Staci Ardison of Austin, Texas, believed she’d be happy if she lost weight. She went on a diet and started doing cardio; she lost the weight, but didn’t find the happiness she expected. At a friend’s suggestion, she tried powerlifting, a form of competitive weightlifting. Progressing from deadlifting 135 pounds to 315 pounds and also adding 50 pounds to both her overhead press and bench press in six months did more than lift her spirits.
“You pick up a bar and nothing else really matters because it’s so empowering,” Staci says. “Knowing what my body was capable of made me very happy and excited.” Staci discovered that powerlifting’s progressive nature (each week, more weight is added) and team atmosphere made her more confident about speaking her mind and more at ease meeting new people.
“It takes time, but as you start lifting more [weight] and realizing who you are and what you’re capable of, what other people think doesn’t matter as much anymore,” Staci says. She found herself moving past the crippling shyness she’d experienced since childhood, easily making friends after recent moves. “Before I started [powerlifting], I would have never talked to anyone, anywhere,” she says.
As Staci learned, a departure from your routine can have profound effects on your body, mindset and spirit—and this is especially true when it comes to fitness. If you want to feel happier, more confident and strong-minded, sometimes it’s best to put down the self-help books, postpone the therapy appointment and hit the gym instead. Workouts that push your limits can challenge you mentally and stretch your boundaries.
“It’s going to be a little uncomfortable at times,” explains Ariane Machin, Ph.D., clinical and sports psychologist and co-founder of the Conscious Coaching Collective, an agency focused on programs to help clients embrace their power and find their inner voices. “Your muscles will be burning, you’ll be breathing faster than you would like, [and you’ll be facing] the psychological barrier of, ‘Can I actually do this?’ ”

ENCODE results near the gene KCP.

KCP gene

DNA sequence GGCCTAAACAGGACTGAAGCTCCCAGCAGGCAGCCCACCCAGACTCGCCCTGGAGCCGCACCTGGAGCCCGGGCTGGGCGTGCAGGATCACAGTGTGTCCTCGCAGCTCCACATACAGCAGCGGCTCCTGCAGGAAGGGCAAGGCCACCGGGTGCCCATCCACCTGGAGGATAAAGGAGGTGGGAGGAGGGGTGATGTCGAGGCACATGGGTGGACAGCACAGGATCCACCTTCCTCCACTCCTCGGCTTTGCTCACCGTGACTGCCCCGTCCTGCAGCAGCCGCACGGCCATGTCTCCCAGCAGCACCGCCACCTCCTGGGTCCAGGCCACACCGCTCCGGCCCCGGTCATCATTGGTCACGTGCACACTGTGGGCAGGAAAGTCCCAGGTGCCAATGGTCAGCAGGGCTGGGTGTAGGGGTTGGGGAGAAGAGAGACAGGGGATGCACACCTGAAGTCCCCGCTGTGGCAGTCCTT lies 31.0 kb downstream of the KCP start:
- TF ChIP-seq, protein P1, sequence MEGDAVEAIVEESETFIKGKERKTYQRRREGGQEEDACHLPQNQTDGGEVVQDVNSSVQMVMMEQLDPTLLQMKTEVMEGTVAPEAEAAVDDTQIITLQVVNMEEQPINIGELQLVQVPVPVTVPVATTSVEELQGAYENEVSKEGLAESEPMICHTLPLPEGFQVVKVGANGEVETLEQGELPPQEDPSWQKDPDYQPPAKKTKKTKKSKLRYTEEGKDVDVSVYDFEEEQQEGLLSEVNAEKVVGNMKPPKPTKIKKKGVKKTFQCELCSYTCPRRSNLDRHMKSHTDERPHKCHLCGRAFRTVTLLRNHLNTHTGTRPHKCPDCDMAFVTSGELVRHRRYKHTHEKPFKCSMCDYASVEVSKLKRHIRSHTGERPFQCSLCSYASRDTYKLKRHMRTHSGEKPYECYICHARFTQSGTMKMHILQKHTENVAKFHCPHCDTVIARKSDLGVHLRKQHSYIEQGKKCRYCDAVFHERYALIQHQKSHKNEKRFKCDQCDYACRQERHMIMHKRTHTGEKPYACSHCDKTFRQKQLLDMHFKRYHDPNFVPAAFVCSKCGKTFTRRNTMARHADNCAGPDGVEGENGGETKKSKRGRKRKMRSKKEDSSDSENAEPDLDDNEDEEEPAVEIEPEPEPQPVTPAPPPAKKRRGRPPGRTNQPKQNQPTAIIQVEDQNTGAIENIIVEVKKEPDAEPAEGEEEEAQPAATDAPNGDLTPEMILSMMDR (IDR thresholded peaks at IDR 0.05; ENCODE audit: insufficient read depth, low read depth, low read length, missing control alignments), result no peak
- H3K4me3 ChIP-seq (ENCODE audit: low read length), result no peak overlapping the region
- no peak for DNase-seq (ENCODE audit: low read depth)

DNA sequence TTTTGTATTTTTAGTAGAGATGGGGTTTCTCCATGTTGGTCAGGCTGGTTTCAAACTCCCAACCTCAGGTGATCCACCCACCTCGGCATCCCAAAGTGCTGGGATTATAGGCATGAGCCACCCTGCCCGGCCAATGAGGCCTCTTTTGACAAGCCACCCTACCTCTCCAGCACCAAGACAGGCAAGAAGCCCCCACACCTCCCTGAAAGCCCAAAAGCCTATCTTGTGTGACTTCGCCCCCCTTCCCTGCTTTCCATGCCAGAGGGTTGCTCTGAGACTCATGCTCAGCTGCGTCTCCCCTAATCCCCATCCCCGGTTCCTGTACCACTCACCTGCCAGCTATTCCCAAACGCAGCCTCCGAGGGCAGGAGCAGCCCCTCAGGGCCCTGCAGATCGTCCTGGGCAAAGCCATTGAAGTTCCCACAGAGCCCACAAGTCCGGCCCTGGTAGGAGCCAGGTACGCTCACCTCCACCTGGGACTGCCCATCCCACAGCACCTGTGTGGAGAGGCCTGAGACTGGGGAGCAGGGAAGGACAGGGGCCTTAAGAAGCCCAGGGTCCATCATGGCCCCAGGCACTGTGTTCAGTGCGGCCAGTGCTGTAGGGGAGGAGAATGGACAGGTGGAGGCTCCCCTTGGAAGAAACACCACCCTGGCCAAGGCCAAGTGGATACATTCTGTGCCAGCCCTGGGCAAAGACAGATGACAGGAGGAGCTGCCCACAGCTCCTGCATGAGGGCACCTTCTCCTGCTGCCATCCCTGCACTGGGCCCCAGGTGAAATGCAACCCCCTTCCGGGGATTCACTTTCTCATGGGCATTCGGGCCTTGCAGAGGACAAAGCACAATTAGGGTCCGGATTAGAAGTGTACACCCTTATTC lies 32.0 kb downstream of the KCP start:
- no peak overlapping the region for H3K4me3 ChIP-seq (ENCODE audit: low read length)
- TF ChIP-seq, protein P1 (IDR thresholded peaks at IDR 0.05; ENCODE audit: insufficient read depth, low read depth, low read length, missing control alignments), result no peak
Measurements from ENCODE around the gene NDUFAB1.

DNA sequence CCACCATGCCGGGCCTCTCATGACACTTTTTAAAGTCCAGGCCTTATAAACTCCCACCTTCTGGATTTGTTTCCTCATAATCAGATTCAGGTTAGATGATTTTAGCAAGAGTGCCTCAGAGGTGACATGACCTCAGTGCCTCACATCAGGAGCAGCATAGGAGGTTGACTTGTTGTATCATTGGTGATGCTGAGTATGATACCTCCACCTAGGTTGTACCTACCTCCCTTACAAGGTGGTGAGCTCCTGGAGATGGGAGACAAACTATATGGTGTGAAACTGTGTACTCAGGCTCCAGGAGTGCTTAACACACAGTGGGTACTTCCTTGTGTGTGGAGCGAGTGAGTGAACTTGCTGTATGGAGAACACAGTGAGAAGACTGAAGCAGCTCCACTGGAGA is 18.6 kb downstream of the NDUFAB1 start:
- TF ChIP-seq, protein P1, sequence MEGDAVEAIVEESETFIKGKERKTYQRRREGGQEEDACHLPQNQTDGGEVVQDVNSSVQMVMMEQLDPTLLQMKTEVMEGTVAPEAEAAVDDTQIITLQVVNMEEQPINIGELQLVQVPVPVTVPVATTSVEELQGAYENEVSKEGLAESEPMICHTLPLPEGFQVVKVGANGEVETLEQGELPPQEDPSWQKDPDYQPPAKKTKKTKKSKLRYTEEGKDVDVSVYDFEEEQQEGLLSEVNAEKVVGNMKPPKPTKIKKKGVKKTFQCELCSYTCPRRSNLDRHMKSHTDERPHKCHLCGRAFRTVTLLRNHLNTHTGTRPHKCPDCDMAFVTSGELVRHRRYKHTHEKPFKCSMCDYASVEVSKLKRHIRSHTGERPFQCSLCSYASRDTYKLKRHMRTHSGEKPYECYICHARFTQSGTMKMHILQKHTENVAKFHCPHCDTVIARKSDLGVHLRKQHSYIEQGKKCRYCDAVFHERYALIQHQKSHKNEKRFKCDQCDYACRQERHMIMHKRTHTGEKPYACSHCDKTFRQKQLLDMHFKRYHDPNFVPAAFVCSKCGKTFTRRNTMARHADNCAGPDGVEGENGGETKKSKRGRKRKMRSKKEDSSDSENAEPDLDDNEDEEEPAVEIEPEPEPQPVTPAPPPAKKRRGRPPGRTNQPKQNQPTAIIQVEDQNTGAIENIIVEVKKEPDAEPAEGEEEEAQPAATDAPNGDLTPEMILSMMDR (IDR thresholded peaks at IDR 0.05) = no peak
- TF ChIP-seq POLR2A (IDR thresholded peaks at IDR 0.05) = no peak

According to Ariane, you should embrace that unpleasant feeling because it’s a positive sign of change. These levels of discomfort can also be an asset: As your fight-or-flight system becomes engaged, your heart rate goes up, blood circulates, more oxygen is supplied to the brain and you are primed for better performance.
Building a base
As Staci’s example shows us, toughing it out during exercise can also help you find your footing outside the gym. Studies show that exercise helps with confidence, mood, happiness and stress resilience. Using data from 15 European countries and more than 10,000 respondents, a 2015 study published in the open access journal BMC Public Health determined that more exercise was associated with greater happiness. Another 2015 study from the University of Turku in Finland found that young men and working adults with good physical fitness felt more active, energetic, capable and confident in their daily tasks, and experienced less stress.
The gradual process Staci used to gain muscle demonstrates exactly how strength should be built. According to Daniel Rockers, Ph.D., a Sacramento-based clinical health psychologist, building strength—whether while working out or in life—requires getting out of your comfort zone. Gradually and progressively pushing yourself out of that zone, he says, can get you used to overcoming stress, instead of being overwhelmed by it.